Famed Alberta government donair sells for $16K
Edmonton-based PrimeTime Donair was the successful bidder on the government’s donair costume at $16,025 — more than the US$11,500 the government originally shelled out for the costume in 2015.
The restaurant was part of a weeks-long bidding war for the costume, which Alberta Today uncovered in July among a pallet of expired face masks and old printers on the provincial government’s surplus auction website.
At the time, the Hollywood-quality costume was listed for just $150 but after going viral, it’s price soared.
Service Alberta Minister Dale Nally bid adieu to the famed garment this week, noting 1,711 bids from across the country were entered in the auction.
“I am so happy to see that a local Edmonton business won it and is planning to use the costume to promote their business and help charities. From the start to finish, this has been a great human interest story,” said Nally on Twitter.
Last month, Premier Danielle Smith rode the online hype by taking a stroll through the Taste of Edmonton Festival while holding hands with a volunteer clad in the donair costume. She was also eating a donair herself.
Much of the bidding action took place between a handful of donair shops, resurrecting a long-running rivalry between east coast donairs, which don’t have lettuce, and west coast donairs, which do.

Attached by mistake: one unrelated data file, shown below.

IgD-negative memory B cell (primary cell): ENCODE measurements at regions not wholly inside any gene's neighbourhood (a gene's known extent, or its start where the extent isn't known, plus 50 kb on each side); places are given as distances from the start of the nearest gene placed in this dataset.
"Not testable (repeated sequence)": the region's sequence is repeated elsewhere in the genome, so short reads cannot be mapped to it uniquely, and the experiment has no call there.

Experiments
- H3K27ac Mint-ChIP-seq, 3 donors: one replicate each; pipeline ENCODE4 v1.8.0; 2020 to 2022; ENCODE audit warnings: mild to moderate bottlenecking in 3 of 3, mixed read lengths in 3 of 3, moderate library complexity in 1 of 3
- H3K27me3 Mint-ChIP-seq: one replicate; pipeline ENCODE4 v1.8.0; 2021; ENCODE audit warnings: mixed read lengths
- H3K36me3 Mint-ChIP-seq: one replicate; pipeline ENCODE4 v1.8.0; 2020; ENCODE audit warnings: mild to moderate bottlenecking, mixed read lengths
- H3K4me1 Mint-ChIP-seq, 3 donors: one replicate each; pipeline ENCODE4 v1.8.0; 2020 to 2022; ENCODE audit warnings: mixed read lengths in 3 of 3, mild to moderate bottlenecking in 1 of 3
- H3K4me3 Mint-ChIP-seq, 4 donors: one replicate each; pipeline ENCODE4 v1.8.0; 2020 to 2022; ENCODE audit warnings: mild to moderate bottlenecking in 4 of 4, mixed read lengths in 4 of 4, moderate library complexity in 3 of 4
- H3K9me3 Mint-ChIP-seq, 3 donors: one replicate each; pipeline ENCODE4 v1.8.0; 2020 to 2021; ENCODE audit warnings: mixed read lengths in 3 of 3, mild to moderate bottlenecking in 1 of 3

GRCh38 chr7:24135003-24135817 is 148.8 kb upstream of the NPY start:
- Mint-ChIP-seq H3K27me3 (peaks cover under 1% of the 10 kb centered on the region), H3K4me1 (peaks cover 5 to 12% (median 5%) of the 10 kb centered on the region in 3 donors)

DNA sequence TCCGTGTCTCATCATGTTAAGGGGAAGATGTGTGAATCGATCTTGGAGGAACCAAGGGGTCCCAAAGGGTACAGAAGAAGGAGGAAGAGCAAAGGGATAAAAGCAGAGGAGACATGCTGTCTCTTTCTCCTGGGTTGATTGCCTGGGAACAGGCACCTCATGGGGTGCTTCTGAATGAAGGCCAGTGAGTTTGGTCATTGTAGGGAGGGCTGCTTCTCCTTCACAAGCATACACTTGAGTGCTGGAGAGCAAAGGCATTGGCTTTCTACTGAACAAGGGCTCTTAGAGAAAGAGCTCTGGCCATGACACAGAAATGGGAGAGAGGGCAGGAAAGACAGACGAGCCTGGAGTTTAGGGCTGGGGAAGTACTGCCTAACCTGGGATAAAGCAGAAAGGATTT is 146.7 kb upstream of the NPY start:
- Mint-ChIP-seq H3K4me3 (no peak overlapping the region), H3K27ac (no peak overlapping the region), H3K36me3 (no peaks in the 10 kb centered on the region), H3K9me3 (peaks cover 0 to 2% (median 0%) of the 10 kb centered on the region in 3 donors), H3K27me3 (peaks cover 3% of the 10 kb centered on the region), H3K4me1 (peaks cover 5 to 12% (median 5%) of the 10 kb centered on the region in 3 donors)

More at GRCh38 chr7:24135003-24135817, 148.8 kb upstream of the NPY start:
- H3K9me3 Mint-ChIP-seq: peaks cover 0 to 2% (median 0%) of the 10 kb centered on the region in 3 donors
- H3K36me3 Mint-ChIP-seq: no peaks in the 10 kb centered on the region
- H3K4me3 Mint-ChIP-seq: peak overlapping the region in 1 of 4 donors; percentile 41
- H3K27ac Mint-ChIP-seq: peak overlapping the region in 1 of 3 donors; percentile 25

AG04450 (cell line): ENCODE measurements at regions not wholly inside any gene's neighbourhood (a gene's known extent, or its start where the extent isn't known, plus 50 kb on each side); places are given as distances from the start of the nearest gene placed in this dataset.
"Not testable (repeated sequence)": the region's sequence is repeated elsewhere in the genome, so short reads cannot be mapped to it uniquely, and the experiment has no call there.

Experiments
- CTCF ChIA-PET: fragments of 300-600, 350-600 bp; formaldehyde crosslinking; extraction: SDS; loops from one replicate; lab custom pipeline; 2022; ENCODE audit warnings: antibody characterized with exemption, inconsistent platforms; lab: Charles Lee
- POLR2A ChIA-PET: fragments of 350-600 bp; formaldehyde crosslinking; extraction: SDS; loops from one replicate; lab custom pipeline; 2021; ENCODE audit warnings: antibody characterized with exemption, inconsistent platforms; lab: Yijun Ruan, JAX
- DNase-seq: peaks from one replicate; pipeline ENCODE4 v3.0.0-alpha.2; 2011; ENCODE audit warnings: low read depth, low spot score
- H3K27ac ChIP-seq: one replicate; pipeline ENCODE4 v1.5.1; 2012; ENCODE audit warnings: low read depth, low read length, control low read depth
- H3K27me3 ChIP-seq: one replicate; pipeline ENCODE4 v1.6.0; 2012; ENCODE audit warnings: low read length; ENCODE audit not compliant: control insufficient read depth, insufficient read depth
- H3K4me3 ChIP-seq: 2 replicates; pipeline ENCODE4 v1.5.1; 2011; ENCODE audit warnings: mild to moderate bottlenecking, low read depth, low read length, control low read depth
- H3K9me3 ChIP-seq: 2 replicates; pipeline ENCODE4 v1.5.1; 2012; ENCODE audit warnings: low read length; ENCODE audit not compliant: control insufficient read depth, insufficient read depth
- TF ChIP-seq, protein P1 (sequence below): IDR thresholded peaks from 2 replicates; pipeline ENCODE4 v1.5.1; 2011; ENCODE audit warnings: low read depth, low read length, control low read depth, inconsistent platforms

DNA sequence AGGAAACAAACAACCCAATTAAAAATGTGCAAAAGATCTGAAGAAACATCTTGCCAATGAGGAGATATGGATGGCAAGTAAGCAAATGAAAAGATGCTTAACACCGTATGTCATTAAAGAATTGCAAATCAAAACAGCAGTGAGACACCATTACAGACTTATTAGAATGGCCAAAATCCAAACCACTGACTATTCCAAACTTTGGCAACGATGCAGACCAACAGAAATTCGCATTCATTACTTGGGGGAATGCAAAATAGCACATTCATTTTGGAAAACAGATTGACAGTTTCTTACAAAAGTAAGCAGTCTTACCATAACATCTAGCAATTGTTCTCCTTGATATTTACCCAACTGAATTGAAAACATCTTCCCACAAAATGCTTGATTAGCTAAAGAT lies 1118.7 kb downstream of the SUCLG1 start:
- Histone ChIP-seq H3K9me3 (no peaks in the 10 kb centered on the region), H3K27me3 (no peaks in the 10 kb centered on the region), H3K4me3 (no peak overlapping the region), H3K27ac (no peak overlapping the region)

PrimeTime Donair owner Adil Asim told TorStar he cast the winning bid because he didn’t want the lettuce-sporting costume to go to rival bidders in Halifax.
“It’s an Alberta donair, so we said, ‘For pride, we have to win this thing so we can save that lettuce.’ And that’s exactly what we did,” he told the news outlet.
Throughout the bidding period, Asim’s shop donated a portion of proceeds from the sale of its donairs — with lettuce — to MADD Canada, a nod to the donair costume’s original purpose as a warning against the dangers of impaired driving.
As first reported by Alberta Today, the suit was procured by the former PC government in 2015 for an ad campaign featuring a character dubbed “The Wise Donair.”
The Wise Donair character was supposed to warn hallucinating pot-smokers about the dangers of driving while high.
However, the campaign’s lack of seriousness and its confusion about cannabis effects led the newly elected NDP government to kibosh it later that year, according to former NDP transportation minister Brian Mason.
The costume — which was in dusty but otherwise in excellent condition — had languished in a government warehouse ever since.
Hollywood puppeteer Christine Papalexis manufactured the donair suit for the LA-based prosthetics and special effects company Alterian Inc. The company has also made iconic costumes like the Daft Punk helmets and the Chucky doll.
Asim picked up the suit from the government surplus auction warehouse on Wednesday but will have to find someone else to wear it for promotions and charitable appearances since the suit only fits wearers 5’6” or shorter.